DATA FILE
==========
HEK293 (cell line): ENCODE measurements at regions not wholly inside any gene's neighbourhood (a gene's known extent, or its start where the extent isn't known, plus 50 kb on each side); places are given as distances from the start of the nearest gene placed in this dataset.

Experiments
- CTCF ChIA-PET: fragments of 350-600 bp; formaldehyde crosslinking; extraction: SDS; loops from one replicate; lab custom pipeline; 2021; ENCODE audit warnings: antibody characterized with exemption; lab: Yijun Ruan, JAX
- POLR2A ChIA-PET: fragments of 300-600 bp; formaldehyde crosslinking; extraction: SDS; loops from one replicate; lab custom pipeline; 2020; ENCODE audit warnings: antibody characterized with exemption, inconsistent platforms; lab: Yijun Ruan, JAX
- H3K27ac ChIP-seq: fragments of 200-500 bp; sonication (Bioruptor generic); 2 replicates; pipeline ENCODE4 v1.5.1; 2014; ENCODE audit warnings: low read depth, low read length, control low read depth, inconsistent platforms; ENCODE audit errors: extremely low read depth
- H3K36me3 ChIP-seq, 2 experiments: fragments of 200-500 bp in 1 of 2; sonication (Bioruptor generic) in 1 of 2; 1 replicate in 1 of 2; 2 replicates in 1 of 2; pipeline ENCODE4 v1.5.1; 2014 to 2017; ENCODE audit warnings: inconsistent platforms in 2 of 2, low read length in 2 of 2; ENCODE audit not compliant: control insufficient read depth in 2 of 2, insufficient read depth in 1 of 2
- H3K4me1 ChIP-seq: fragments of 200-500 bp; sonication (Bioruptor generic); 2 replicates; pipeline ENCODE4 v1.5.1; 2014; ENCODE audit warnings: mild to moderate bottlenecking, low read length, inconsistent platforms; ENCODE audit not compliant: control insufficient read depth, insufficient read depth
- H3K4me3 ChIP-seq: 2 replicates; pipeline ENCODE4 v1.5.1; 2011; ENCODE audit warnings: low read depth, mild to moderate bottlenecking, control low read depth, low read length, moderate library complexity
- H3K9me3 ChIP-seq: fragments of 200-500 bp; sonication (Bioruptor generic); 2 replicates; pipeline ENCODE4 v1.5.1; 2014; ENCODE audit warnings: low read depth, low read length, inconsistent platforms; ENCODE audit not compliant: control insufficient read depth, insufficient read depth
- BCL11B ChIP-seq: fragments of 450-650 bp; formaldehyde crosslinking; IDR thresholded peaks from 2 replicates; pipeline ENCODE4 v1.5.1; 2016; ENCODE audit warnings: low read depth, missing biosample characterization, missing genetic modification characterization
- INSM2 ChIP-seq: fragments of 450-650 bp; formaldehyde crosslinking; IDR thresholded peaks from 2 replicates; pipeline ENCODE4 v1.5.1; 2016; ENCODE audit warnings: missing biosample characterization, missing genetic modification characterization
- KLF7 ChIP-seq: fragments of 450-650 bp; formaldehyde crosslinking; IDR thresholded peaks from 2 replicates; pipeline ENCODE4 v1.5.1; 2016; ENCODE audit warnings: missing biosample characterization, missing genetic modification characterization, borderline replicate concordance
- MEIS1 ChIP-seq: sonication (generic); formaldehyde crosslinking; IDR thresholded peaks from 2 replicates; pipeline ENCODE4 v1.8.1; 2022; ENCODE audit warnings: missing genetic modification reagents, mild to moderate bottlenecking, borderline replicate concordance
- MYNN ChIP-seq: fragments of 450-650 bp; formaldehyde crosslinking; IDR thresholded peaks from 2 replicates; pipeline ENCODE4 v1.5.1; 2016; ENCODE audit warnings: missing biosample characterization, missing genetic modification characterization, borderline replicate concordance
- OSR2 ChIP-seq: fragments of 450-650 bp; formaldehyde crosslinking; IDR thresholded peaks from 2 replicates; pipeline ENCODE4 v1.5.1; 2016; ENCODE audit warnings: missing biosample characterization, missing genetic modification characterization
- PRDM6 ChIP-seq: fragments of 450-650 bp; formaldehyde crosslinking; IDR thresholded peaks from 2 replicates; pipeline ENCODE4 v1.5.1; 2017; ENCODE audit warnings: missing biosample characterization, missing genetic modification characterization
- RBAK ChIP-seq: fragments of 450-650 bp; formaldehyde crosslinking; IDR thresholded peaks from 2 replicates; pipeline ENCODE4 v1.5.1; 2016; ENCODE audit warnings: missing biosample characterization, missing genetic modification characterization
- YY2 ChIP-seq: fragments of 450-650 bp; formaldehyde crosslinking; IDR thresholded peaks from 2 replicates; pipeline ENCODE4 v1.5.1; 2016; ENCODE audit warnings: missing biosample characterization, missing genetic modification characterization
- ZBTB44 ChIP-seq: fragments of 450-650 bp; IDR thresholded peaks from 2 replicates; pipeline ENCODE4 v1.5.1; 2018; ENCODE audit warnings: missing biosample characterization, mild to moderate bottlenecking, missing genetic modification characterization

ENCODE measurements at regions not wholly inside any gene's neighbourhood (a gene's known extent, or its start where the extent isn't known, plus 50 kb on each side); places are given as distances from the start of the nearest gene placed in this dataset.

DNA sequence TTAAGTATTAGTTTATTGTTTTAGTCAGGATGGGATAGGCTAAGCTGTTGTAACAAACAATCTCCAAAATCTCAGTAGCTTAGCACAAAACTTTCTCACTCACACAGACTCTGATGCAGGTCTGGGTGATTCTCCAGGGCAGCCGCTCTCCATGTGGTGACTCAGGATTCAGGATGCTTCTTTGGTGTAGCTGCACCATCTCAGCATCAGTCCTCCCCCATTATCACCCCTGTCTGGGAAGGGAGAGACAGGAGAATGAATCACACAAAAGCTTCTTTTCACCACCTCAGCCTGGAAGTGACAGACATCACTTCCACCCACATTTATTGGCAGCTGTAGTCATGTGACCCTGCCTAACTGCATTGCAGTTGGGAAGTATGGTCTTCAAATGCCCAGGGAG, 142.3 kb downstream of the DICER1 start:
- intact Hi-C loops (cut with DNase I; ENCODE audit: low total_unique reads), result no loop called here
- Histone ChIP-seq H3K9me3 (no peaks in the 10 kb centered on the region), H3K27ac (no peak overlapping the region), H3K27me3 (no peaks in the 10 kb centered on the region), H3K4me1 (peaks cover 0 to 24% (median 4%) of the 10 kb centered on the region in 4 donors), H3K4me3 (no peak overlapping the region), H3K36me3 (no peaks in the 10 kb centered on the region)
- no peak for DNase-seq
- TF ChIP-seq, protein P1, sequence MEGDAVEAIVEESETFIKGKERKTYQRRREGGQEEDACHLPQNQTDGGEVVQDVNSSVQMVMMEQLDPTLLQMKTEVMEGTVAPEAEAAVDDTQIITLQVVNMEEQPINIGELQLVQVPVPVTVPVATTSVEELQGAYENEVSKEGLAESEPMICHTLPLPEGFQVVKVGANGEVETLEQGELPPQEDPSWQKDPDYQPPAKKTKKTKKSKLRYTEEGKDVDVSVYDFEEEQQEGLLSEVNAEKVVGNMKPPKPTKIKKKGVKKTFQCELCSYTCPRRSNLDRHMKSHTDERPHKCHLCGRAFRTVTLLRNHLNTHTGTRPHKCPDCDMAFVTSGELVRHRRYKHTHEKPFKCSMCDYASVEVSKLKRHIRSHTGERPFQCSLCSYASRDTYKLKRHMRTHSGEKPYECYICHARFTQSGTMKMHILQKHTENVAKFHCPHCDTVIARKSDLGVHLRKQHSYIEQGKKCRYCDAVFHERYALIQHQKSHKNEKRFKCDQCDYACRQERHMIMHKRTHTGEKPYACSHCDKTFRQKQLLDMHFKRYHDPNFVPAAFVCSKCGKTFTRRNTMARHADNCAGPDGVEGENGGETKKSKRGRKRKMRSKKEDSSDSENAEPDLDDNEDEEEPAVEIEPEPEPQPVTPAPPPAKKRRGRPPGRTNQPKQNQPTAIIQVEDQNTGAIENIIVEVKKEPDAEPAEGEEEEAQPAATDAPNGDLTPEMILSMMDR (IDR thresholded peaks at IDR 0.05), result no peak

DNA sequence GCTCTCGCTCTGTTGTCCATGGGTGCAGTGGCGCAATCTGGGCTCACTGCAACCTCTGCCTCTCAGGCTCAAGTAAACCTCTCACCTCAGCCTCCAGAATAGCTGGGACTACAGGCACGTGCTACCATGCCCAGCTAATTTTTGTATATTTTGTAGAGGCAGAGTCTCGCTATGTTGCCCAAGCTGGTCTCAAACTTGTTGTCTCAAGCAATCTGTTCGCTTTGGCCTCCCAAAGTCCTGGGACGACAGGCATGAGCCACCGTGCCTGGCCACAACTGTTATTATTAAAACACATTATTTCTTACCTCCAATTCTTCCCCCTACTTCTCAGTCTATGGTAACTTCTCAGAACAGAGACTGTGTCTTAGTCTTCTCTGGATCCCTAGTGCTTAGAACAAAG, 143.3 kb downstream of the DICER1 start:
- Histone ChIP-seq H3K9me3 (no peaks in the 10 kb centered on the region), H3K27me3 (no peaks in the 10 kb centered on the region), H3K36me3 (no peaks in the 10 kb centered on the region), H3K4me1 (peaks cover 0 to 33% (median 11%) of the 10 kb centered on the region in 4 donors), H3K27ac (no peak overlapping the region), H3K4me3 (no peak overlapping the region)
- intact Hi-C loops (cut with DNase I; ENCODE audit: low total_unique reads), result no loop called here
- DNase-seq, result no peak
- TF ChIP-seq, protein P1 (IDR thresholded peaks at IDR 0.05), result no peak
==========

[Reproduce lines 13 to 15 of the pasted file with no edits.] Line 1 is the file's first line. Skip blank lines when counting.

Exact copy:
- MEIS1 ChIP-seq: sonication (generic); formaldehyde crosslinking; IDR thresholded peaks from 2 replicates; pipeline ENCODE4 v1.8.1; 2022; ENCODE audit warnings: missing genetic modification reagents, mild to moderate bottlenecking, borderline replicate concordance
- MYNN ChIP-seq: fragments of 450-650 bp; formaldehyde crosslinking; IDR thresholded peaks from 2 replicates; pipeline ENCODE4 v1.5.1; 2016; ENCODE audit warnings: missing biosample characterization, missing genetic modification characterization, borderline replicate concordance
- OSR2 ChIP-seq: fragments of 450-650 bp; formaldehyde crosslinking; IDR thresholded peaks from 2 replicates; pipeline ENCODE4 v1.5.1; 2016; ENCODE audit warnings: missing biosample characterization, missing genetic modification characterization